Philip Kerrigan is Project Manager for ComBAT - Community-based Behavioural Activation Training (ComBAT) for Depression in Adolescents. In this role he manages several work packages within the Programme. He supports the delivery of the Programme through regular communication with partners and collaborators. He oversees financial matters and prepares progress reports. He leads on engagement with external stakeholders across the health, school and third sectors and is also responsible for the wider external promotion of the project through local, national and social/digital media and through generating a programme of public engagement activities. He is responsible for the design and co-delivery of co-production workshops and process evaluation activities with the project’s stakeholder groups.
Previously, Philip was Project Officer for the Centre for Future Health and the Centre for Chronic Diseases and Disorders at the University of York, where he had a dual role of managing the administration and multiple funding streams of the Centres, along with leading on the development of public engagement projects and initiatives. In 2017, he was lead editor on a collection of essays on the history of and current approaches to mental health across the globe with links to the WHO. Philip also co-led a university-wide Artist-in-Residence scheme and has been a leading figure on a project that developed and evaluated a set of lessons and resources to improve understanding of mental health, challenge stigmas and promote protective behaviours within secondary school PSHE (Person, Social, Health and Economic Education) classes. An illustrated guide to patient and public involvement in research he co-authored features as a resource at the NIHR’s ‘Learning for Involvement’ website..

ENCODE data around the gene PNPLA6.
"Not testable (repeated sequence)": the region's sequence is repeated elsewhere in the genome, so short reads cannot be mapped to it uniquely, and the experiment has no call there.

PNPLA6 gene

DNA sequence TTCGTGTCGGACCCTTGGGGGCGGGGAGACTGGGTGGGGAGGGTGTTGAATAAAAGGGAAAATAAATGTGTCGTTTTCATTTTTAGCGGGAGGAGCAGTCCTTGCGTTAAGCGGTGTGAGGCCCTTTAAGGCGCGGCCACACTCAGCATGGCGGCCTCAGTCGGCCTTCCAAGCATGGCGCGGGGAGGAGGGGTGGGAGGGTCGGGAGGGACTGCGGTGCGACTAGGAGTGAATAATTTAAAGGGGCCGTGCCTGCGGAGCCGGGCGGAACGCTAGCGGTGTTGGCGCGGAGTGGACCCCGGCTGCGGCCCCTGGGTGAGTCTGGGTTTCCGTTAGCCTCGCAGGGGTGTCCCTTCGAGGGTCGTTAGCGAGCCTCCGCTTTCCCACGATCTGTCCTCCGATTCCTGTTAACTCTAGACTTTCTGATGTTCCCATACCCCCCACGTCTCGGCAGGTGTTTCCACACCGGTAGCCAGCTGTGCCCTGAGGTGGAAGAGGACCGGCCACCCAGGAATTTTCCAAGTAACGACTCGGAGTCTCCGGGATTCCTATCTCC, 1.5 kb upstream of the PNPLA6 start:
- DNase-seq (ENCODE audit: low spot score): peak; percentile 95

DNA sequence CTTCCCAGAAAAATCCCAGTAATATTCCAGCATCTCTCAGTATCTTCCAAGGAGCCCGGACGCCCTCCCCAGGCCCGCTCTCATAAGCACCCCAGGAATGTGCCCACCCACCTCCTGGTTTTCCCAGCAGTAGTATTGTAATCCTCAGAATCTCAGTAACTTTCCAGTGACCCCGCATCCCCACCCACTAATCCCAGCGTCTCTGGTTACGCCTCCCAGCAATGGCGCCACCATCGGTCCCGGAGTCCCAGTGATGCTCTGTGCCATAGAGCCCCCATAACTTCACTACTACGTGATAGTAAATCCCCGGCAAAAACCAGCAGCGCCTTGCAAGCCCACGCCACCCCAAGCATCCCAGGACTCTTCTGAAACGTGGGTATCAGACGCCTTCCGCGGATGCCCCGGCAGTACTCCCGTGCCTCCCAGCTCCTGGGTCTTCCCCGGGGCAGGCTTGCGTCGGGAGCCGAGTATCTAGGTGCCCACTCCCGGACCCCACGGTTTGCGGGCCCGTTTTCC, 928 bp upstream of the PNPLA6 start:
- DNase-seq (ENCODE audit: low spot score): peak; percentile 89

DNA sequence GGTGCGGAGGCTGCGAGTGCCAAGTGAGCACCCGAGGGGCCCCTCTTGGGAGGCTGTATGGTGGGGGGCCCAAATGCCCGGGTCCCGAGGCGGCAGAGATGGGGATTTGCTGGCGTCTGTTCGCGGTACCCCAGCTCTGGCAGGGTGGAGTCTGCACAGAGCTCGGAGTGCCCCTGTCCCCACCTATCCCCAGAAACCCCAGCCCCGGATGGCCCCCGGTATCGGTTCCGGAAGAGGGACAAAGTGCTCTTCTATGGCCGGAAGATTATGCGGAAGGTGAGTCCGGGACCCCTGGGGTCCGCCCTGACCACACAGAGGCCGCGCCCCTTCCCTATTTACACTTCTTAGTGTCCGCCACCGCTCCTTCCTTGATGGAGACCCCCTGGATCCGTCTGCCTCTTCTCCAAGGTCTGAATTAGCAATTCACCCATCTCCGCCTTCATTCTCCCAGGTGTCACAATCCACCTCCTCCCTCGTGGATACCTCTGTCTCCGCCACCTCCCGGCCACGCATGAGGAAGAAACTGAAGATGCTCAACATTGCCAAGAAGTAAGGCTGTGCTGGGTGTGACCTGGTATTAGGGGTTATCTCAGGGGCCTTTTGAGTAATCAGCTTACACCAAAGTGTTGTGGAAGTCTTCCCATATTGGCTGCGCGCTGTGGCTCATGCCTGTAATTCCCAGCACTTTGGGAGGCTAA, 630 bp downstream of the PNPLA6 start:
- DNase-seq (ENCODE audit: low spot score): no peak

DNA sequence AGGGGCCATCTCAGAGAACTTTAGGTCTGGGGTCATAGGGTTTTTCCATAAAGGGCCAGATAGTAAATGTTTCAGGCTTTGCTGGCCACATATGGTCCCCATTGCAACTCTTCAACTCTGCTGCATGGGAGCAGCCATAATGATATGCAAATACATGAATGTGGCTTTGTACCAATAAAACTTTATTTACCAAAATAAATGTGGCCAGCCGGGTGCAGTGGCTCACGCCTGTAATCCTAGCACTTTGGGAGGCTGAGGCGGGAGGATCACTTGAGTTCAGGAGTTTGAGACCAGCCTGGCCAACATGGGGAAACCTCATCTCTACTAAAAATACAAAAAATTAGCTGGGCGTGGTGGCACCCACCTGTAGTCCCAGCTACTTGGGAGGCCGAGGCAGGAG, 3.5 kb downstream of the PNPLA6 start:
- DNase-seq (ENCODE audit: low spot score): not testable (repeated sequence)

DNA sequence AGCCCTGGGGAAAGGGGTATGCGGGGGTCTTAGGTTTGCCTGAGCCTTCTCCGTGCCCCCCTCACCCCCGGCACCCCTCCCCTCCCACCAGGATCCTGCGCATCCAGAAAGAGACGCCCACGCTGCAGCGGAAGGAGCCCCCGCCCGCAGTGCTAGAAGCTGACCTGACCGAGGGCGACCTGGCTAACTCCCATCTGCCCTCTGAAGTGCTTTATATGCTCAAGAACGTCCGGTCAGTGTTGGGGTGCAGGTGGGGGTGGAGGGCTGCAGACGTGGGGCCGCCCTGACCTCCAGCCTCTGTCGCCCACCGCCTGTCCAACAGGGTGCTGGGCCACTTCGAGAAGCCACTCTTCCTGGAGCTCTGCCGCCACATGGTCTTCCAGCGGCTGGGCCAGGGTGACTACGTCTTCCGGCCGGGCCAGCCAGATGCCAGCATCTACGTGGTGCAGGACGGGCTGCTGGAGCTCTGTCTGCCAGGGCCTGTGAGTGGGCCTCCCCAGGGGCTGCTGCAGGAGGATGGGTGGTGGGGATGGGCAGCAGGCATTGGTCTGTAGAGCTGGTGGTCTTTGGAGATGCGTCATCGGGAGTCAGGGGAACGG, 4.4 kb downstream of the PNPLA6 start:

My PhD in History of Art from the University of York engaged with questions of empire, nationhood, class, religion and gender in the context of nineteenth century botanical art and science plus garden design and horticulture. My research interests have since broadened to include the socio-biology of human health and wellbeing, the history of medicine and health policy, and the relationship between the creative arts, the natural world and health and wellbeing.